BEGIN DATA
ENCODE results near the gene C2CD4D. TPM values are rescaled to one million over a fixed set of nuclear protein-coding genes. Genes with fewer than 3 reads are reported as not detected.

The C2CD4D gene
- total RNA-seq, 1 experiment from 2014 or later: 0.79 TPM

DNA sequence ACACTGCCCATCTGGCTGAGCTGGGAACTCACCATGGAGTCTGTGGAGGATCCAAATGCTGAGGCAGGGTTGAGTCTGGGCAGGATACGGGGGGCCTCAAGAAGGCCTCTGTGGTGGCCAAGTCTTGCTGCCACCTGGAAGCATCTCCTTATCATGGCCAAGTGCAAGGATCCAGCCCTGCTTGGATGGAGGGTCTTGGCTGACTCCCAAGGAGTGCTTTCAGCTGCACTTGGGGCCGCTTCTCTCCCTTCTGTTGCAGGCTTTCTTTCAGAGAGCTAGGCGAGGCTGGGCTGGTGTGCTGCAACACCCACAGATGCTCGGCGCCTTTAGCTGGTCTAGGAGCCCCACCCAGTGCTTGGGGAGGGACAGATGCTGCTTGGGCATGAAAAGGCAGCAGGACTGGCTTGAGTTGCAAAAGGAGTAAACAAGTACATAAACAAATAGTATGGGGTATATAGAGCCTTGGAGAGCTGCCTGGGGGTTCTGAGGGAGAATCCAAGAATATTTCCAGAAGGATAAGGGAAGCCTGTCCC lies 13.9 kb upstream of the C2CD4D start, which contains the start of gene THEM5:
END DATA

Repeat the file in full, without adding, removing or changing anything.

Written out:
ENCODE results near the gene C2CD4D. TPM values are rescaled to one million over a fixed set of nuclear protein-coding genes. Genes with fewer than 3 reads are reported as not detected.

The C2CD4D gene
- total RNA-seq, 1 experiment from 2014 or later: 0.79 TPM

DNA sequence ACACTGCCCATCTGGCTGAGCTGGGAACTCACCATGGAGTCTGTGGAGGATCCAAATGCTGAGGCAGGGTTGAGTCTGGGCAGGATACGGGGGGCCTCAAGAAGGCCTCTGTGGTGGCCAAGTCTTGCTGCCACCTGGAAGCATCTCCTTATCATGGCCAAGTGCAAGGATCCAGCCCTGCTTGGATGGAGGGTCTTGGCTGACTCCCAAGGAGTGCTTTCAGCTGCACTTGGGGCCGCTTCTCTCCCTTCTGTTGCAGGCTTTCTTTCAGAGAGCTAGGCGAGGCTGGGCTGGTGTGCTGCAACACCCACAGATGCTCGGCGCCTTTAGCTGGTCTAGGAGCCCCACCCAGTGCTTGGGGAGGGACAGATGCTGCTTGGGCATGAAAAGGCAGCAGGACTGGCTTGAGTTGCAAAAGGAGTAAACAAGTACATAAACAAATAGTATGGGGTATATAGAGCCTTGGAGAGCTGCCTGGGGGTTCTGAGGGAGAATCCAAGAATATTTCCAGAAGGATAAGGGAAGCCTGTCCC lies 13.9 kb upstream of the C2CD4D start, which contains the start of gene THEM5: